University of Montana Accessibility Seminar

Apple believes that technology can provide great learning tools for all learning abilities. Innovative features in iOS like VoiceOver, AssistiveTouch, and Guided Access help students with special needs enjoy more of what iPad has to offer. And powerful features  designed for students with special needs are integrated in every Mac. Technologies like VoiceOver, built-in braille support, and Sticky Keys and Slow Keys help students navigate and control the Mac. All these features come standard in every Mac and iOS device.  No need to buy additional software.

During the seminar, Apple will present and demonstrate some of the built-in accessibility features of the Mac and iPad.

iPad, iPhone, iPod touch - iOS

    Vision. Students who are blind or have low vision can use VoiceOver, an advanced screen reader, to get the most from their iOS devices. And Siri and Dictation help type, launch apps, and read their calendars.

    Hearing. FaceTime helps students who are deaf or hard of hearing communicate and stay connected. And closed captions and mono audio let them get the most out of the content on an iPad.

    Physical and motor skills. Innovative iOS technologies make the Multi-Touch screen more accessible to those with physical or motor challenges. And features like Siri let students control an iPad.

Mac OS X. Putting the power in students’ hands.

Every Mac comes equipped with assistive technologies to help students with special needs experience the power and simplicity of OS X. With features like an advanced screen reader, FaceTime, and Photo Booth, OS X helps a wide range of learners get more from  their Mac.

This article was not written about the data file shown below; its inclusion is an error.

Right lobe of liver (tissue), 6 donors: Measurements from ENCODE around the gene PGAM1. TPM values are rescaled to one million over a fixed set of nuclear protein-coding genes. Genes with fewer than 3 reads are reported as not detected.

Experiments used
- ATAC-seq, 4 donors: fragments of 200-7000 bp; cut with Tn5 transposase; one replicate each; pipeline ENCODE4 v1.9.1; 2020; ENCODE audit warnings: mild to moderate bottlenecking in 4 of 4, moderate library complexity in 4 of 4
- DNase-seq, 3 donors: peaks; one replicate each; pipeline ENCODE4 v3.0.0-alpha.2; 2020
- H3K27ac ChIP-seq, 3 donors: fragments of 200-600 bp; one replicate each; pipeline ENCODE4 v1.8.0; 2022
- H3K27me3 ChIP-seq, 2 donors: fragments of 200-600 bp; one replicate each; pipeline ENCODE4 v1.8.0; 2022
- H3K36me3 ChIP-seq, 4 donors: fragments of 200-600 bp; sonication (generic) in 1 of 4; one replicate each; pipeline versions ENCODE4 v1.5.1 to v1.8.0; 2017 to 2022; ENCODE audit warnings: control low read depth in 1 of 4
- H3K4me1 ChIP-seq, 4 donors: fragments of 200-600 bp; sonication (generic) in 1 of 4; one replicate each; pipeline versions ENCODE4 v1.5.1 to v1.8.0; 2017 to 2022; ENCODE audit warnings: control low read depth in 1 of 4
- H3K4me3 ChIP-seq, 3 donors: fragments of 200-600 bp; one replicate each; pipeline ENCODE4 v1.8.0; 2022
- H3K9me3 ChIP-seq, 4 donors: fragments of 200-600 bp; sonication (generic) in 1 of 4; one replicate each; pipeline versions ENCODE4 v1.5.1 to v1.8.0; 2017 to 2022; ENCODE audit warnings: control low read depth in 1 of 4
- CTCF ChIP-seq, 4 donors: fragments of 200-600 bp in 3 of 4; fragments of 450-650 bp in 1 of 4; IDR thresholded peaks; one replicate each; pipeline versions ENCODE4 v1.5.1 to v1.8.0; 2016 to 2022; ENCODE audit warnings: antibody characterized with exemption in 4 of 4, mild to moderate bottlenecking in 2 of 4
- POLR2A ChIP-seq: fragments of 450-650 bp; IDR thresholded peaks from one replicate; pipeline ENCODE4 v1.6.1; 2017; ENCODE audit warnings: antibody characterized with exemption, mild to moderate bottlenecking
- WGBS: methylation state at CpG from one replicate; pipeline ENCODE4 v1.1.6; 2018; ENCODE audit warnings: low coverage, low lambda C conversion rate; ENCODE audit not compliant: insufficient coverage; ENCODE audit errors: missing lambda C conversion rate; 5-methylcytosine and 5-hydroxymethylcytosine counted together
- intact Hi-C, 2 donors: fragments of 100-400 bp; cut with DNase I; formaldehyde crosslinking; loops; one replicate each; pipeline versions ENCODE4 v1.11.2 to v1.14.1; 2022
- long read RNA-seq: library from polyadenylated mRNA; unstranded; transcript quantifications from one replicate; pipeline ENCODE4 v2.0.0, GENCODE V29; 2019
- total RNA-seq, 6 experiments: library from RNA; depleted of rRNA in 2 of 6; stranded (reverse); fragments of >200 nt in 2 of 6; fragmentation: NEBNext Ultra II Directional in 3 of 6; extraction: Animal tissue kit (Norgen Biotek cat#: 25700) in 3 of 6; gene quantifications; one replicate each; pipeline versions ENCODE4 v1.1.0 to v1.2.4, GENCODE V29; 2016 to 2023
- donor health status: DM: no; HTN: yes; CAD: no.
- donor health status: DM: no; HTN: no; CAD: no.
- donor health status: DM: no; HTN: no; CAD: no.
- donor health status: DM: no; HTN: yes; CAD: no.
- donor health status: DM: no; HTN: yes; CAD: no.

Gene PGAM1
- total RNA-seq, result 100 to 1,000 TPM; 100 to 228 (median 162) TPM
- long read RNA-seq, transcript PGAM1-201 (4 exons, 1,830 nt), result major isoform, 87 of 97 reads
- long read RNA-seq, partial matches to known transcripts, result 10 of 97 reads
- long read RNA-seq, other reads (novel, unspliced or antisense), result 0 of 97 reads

Literacy and learning. The Mac has several features designed to help students with cognitive and learning disabilities get organized, stay focused, and learn in ways that fit their unique capabilities.

    Vision. For blind or low-vision students, OS X comes with a variety of assistive technologies —such as a built-in screen reader, screen magnification, and Dictation. And new features  in OS X help them get even more out of a Mac, with enhanced VoiceOver  capabilities like multilingual voice support and spoken MathML equations on the web.

    Hearing. Students who are deaf or hard of hearing can take advantage of all that the 
Mac has to offer. FaceTime and iMessage allow for easy communication with teachers 
and classmates. And with OS X, now students can customize the appearance of closed captions—including fonts, highlights, and backgrounds—in apps such as iTunes and QuickTime Player.

    Physical and motor skills. For students who have difficulties using the keyboard, mouse, or trackpad, technologies in OS X  like Switch Control give them complete control of the Mac with a single button. Students can also convert words to text simply by  speaking.


Brenda Miller, Alternative Formats Coordinator

Disability Services for Students

Lommasson Center 154

University of Montana

Missoula, MT 59812

Phone: 406.243.2243  Fax: 406.243.5330  Disability Services Facebook Page